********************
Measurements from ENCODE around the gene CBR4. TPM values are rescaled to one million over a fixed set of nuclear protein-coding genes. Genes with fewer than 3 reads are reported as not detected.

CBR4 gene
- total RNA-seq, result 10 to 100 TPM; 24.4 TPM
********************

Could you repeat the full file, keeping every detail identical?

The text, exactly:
Measurements from ENCODE around the gene CBR4. TPM values are rescaled to one million over a fixed set of nuclear protein-coding genes. Genes with fewer than 3 reads are reported as not detected.

CBR4 gene
- total RNA-seq, result 10 to 100 TPM; 24.4 TPM